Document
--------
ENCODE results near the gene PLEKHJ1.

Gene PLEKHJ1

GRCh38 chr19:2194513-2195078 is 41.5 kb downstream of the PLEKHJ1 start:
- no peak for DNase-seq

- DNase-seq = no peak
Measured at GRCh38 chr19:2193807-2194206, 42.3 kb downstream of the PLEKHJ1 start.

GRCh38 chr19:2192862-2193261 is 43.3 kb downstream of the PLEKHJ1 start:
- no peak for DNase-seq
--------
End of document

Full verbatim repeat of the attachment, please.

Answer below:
ENCODE results near the gene PLEKHJ1.

Gene PLEKHJ1

GRCh38 chr19:2194513-2195078 is 41.5 kb downstream of the PLEKHJ1 start:
- no peak for DNase-seq

- DNase-seq = no peak
Measured at GRCh38 chr19:2193807-2194206, 42.3 kb downstream of the PLEKHJ1 start.

GRCh38 chr19:2192862-2193261 is 43.3 kb downstream of the PLEKHJ1 start:
- no peak for DNase-seq